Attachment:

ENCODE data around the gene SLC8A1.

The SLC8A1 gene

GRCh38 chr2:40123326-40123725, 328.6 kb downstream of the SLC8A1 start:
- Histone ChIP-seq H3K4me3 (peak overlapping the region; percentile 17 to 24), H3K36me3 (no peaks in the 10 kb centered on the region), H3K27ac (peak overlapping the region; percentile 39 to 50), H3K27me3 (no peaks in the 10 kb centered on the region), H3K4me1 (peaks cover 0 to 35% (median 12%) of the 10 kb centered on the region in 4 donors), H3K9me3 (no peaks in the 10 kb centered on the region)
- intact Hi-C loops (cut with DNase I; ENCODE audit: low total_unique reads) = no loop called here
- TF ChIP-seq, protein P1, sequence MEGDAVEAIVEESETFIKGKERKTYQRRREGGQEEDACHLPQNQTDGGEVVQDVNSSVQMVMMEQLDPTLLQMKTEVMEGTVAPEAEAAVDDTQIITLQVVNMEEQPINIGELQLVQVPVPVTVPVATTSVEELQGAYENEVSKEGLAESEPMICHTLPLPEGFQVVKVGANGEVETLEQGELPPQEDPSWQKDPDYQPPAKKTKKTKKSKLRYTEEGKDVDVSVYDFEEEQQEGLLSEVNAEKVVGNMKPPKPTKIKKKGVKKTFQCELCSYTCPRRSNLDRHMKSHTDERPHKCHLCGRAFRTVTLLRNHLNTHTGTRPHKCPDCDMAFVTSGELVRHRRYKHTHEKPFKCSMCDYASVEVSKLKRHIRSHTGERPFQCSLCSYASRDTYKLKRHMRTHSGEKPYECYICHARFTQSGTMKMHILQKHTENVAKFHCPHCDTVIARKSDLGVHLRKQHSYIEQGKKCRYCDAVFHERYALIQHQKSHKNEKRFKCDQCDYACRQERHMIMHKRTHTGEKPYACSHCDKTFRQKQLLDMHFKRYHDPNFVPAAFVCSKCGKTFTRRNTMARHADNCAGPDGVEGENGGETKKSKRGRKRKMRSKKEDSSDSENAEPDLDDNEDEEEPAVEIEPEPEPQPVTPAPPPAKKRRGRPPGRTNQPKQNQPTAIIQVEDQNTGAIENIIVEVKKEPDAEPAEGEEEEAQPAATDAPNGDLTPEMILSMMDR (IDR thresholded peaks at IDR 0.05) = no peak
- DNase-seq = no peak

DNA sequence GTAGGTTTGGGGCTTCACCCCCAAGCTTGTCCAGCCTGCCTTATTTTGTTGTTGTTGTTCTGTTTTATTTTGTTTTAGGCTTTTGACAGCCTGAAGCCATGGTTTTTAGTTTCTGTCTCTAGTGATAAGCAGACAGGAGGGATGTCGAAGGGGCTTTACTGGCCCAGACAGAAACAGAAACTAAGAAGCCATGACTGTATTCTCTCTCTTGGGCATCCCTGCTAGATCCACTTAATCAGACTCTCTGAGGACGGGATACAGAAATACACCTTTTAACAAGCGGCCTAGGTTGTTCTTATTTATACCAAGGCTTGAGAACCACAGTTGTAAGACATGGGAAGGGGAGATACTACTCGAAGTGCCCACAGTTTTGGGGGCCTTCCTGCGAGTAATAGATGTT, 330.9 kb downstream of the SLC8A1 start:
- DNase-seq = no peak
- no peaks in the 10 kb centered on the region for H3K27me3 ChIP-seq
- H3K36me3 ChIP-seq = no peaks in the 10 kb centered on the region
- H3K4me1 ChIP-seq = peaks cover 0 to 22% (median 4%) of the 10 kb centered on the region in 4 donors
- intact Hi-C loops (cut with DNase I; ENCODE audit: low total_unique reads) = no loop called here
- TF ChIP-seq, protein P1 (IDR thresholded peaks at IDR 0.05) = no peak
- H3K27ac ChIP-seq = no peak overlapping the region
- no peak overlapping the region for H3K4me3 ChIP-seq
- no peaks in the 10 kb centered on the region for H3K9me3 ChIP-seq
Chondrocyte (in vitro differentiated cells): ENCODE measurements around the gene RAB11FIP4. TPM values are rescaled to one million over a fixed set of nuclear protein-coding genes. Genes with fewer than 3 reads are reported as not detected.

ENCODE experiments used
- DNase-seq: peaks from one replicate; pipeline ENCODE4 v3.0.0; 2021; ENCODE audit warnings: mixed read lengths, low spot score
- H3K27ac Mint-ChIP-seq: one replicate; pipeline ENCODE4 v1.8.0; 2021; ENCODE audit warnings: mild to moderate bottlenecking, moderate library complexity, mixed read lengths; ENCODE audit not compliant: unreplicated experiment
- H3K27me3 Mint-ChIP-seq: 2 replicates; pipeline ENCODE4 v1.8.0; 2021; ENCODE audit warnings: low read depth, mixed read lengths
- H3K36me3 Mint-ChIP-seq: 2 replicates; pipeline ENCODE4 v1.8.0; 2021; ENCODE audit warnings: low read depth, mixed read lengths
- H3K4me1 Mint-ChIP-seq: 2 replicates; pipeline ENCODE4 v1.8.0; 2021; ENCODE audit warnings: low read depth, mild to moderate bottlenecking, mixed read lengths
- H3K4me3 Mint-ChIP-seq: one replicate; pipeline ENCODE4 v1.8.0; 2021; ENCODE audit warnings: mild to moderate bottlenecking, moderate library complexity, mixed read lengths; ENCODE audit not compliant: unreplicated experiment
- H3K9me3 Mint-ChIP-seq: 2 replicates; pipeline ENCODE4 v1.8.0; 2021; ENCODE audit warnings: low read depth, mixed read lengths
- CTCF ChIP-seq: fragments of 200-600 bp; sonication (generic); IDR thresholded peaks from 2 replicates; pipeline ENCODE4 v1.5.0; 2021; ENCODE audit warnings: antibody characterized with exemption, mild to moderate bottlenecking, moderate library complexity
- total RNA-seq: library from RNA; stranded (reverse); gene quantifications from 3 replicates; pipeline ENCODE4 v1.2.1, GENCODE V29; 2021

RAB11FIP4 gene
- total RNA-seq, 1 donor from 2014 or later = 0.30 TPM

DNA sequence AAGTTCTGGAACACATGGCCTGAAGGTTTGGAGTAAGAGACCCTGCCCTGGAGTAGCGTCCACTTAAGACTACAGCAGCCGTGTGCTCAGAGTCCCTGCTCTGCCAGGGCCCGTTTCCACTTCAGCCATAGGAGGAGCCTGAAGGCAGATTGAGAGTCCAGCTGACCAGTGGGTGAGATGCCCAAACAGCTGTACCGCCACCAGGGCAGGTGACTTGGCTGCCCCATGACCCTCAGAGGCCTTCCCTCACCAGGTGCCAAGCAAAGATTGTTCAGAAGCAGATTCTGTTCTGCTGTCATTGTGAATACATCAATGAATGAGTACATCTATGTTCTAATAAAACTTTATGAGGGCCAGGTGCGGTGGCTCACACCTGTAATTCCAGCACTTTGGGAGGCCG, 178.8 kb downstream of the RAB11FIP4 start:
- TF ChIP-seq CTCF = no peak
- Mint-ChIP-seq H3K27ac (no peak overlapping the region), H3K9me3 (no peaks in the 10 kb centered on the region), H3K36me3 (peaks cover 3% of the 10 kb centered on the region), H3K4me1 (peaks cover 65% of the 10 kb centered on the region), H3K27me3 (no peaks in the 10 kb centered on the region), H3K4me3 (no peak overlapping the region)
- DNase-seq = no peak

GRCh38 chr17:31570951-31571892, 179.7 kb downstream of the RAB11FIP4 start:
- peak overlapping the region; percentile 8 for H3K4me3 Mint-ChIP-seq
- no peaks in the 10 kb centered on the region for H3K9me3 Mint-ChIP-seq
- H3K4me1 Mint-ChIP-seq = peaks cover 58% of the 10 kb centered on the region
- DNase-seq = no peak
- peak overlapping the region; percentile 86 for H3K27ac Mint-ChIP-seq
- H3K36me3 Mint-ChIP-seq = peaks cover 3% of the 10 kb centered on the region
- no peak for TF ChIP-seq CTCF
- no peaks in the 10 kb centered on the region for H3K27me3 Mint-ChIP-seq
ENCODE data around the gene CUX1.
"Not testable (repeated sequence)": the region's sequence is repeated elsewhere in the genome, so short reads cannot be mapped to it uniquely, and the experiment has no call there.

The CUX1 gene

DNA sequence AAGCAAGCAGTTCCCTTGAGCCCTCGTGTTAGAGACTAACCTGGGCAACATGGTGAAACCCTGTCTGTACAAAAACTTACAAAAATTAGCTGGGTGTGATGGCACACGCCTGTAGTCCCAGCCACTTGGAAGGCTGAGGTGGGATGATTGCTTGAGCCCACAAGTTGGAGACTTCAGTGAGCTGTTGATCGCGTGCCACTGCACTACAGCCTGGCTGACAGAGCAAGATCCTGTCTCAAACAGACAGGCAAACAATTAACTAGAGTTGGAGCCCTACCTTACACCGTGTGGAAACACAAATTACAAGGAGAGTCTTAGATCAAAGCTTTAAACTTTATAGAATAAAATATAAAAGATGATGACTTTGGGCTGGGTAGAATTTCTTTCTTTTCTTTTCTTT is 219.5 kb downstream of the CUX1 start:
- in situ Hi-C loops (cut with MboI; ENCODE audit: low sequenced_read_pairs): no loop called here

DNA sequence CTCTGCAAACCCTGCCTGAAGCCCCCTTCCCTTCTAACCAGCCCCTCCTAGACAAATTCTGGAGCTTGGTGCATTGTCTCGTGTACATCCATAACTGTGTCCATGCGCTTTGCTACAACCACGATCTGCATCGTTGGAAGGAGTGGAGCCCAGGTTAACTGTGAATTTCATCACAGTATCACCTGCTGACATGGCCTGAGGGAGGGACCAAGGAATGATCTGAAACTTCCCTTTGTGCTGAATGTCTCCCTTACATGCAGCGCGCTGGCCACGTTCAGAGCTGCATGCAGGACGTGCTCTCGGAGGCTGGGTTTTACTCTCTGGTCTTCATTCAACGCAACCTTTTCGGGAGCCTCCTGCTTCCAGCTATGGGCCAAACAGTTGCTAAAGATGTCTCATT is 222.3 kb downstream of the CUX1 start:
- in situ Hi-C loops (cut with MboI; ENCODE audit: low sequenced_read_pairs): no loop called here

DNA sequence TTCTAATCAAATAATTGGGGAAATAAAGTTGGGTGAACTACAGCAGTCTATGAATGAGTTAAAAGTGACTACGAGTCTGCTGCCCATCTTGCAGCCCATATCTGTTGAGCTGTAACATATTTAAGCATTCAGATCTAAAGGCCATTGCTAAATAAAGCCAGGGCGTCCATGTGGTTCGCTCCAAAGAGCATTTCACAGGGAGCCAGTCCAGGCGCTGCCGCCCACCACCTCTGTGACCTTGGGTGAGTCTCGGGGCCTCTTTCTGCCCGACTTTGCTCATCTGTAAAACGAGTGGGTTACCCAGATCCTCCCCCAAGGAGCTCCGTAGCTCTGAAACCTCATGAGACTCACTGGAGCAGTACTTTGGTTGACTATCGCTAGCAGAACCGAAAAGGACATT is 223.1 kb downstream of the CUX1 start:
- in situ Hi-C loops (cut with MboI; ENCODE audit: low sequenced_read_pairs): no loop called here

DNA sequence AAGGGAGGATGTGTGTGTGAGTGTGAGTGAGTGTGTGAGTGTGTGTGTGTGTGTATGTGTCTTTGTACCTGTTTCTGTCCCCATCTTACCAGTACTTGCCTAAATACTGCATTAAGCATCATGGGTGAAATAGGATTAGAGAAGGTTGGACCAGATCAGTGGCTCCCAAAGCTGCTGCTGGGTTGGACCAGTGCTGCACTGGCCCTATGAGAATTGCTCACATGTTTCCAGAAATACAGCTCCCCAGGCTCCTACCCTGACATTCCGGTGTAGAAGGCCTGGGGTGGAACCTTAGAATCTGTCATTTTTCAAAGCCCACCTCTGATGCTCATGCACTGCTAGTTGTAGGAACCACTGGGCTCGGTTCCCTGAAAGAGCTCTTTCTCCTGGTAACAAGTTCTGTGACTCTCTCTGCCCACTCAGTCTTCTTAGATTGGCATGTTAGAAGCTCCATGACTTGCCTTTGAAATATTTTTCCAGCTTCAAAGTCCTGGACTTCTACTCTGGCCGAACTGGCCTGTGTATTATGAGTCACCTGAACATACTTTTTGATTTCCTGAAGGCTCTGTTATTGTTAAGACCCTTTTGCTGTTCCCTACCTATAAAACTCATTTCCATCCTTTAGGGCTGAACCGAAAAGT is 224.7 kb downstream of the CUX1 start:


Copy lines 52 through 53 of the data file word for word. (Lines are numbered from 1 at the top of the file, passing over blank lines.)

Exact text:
- in situ Hi-C loops (cut with MboI; ENCODE audit: low sequenced_read_pairs): no loop called here

DNA sequence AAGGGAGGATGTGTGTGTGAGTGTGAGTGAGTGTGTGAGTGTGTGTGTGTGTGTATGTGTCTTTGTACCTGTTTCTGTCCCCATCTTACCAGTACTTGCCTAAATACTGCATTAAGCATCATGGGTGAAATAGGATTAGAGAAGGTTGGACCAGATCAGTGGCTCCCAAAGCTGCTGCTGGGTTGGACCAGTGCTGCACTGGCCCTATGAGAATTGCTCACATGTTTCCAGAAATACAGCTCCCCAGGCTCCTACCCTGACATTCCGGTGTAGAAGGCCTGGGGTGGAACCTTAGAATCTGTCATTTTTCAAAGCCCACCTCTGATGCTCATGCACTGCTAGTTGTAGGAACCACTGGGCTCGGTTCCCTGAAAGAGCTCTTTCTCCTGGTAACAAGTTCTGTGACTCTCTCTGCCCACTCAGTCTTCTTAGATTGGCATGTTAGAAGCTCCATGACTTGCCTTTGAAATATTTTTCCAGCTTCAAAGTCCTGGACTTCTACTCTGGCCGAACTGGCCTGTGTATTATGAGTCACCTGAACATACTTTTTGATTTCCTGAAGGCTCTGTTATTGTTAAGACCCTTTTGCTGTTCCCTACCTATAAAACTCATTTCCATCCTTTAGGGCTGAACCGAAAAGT is 224.7 kb downstream of the CUX1 start: